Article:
2. Establish frameworks for integrating VR into society. There are various regulatory frameworks that can be applied to consumer use of VR, including privacy legislation and consumer law. It is important to clarify what such existing frameworks mean for VR and to what extent VR calls for specific adaptations, for example rules pertaining to the sharing of specific biometric data. Within the framework of competition law, governments must keep a close eye on the possibility of tech giants dominating the market and abusing market power, and ensure consumer protection. The fact that companies are now increasingly able to link up data streams, profile users in fine detail, and influence their behaviour makes it both necessary and urgent for them to shoulder the responsibility for secure data management and privacy and for user health and wellbeing. The most fundamental question is to what extent VR should be regulated as a biomedical technology as well as being subject to consumer law.
  3. Inform and protect VR consumers properly. Research suggests a long list of VR-related risks (see Figure 1). It is therefore essential to properly inform consumers about and protect them against the possible harmful effects of VR. Following the example of the medical sector, this could take the form of leaflets, professional guidance or information campaigns. VR users hand over their most intimate data and become vulnerable to commercial parties, but also to other people. Consumers need to be informed about the personal and intimate data they generate in VR and how this data can be used to infringe their privacy and autonomy. VR platforms are neither public nor private spaces; rather, they are markets in which money and data change hands. Both supply and demand are mediated not by a neutral platform but by a private facilitator that makes the rules. This comes down to a case of ‘information asymmetry’, with consumers not knowing exactly what happens to their personal data, even if they consent. Because certain data are so personal and intimate that they make the individual vulnerable to abuse, whether by governments, hackers, commercial parties or other users, legal restrictions should be imposed on the collection, combining and sharing of data in VR.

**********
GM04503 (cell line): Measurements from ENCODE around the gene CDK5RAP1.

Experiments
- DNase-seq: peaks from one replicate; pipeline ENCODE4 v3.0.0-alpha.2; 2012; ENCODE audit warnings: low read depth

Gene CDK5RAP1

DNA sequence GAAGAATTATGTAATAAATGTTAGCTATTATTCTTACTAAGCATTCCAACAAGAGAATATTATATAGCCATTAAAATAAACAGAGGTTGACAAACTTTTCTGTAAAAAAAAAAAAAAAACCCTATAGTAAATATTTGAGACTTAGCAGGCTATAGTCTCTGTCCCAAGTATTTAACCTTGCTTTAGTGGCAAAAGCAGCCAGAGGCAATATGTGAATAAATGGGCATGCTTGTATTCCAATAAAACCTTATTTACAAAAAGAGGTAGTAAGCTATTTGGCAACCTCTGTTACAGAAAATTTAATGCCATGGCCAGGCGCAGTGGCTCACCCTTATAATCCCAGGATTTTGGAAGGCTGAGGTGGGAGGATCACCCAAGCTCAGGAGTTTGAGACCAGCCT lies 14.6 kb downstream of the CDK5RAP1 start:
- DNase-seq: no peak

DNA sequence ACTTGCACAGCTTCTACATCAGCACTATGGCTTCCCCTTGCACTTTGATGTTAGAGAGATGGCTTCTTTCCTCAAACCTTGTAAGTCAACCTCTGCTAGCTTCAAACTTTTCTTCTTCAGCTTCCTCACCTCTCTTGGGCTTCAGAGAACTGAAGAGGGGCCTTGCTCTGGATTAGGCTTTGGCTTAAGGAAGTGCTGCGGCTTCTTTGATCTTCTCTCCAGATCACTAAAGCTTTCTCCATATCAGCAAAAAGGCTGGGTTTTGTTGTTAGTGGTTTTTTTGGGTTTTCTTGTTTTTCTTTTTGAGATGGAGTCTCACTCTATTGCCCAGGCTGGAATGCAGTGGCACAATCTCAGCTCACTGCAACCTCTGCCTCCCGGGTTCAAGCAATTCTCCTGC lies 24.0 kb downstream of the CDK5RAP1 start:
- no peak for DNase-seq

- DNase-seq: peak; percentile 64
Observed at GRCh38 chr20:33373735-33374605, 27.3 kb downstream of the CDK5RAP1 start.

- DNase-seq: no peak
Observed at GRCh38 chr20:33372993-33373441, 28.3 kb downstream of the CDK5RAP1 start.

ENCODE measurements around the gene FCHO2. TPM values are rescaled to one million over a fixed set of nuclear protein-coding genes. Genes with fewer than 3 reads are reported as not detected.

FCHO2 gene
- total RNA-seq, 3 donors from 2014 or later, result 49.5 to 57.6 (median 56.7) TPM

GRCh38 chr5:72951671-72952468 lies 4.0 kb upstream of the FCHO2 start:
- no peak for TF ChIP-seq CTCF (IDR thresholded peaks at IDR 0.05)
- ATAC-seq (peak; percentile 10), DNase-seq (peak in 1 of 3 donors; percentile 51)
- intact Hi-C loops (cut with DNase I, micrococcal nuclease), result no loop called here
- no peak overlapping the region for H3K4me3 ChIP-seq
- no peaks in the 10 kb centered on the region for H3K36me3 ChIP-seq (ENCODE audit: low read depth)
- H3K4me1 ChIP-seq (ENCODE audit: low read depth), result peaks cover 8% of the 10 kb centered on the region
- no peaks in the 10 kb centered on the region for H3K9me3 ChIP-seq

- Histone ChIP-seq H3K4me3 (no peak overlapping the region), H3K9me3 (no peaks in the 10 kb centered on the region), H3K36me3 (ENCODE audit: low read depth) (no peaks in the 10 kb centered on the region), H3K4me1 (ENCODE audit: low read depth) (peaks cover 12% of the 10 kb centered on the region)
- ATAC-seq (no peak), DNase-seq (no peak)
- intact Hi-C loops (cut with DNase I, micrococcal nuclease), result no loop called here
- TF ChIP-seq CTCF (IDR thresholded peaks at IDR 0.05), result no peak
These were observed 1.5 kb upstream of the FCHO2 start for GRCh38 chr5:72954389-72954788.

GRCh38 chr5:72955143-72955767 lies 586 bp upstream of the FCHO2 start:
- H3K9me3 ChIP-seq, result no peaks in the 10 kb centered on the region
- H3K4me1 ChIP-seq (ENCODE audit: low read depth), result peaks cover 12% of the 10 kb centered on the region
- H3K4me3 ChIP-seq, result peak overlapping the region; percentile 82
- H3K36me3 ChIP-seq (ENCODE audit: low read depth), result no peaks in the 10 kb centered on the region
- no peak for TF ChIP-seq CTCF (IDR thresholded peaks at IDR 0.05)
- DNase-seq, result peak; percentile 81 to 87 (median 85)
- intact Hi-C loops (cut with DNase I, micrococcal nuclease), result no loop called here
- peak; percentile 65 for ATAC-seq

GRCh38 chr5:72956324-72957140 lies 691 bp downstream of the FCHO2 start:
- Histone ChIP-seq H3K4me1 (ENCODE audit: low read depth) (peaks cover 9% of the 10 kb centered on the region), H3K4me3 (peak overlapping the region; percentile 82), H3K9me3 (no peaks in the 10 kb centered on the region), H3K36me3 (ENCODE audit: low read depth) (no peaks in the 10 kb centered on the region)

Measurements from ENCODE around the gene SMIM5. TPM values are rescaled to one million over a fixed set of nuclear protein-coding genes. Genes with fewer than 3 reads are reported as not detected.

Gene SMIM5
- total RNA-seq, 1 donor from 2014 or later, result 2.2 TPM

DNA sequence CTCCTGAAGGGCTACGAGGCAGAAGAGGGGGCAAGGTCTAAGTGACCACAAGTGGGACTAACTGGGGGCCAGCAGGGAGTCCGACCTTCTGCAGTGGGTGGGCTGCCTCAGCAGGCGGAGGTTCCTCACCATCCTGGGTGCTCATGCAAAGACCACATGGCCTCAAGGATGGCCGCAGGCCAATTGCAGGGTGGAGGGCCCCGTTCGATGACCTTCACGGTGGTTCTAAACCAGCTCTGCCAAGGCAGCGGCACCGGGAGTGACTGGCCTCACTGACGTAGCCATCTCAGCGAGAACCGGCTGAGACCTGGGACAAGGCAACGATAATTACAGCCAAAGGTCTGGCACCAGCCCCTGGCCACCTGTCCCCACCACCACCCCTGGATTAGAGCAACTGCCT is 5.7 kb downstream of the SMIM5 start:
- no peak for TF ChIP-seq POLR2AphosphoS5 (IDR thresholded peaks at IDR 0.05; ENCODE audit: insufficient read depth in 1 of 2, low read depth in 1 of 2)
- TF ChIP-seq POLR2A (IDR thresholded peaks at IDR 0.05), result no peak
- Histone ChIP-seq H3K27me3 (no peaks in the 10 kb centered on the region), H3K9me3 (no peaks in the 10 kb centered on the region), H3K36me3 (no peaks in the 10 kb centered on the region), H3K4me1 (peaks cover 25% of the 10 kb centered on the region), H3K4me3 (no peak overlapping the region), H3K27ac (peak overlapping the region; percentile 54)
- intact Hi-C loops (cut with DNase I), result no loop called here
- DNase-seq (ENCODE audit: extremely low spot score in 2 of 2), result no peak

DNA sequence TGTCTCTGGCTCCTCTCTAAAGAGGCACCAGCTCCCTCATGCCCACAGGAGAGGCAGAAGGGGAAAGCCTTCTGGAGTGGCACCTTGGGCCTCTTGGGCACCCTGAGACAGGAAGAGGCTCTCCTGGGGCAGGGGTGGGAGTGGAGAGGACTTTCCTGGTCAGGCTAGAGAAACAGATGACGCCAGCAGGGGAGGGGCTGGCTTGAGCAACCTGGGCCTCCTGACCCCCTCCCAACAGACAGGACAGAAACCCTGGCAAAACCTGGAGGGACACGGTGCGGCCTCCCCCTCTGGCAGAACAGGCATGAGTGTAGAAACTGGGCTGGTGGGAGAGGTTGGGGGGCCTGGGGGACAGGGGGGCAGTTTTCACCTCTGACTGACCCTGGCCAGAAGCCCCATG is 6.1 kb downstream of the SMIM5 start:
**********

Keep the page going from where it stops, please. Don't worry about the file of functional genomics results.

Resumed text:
4. Study the long-term effects of VR. Because consumer VR is a recent phenomenon, there is insufficient knowledge about its risks and virtually no understanding of its long-term effects. VR researchers have drawn attention to the many empirical questions related to VR that should be addressed in the short term. For example, what impact does immersion in VR have on users? Which VR experiences have disruptive and negative effects on users? As in the case of new drugs with cognitive side effects, longitudinal research is required to identify the long-term effects on different groups.

The absence of hard evidence concerning the possible secondary effects and harmful consequences of VR is currently slowing down its use in healthcare. meanwhile VR companies are increasingly marketing their applications as self- therapy products for which a medical prescription is not required, thus circumventing the expensive and time-consuming investigation process involved in marketing medical products. This study argues that the immersive and intimate nature of VR gives it intrinsic biomedical effects, even if they are unintended (side effects), and that its use may pose a variety of physical and mental risks, such as addiction, depersonalisation and dissociation. It is important for the scholarly community to do more research into the effects of VR and to identify its long-term risks.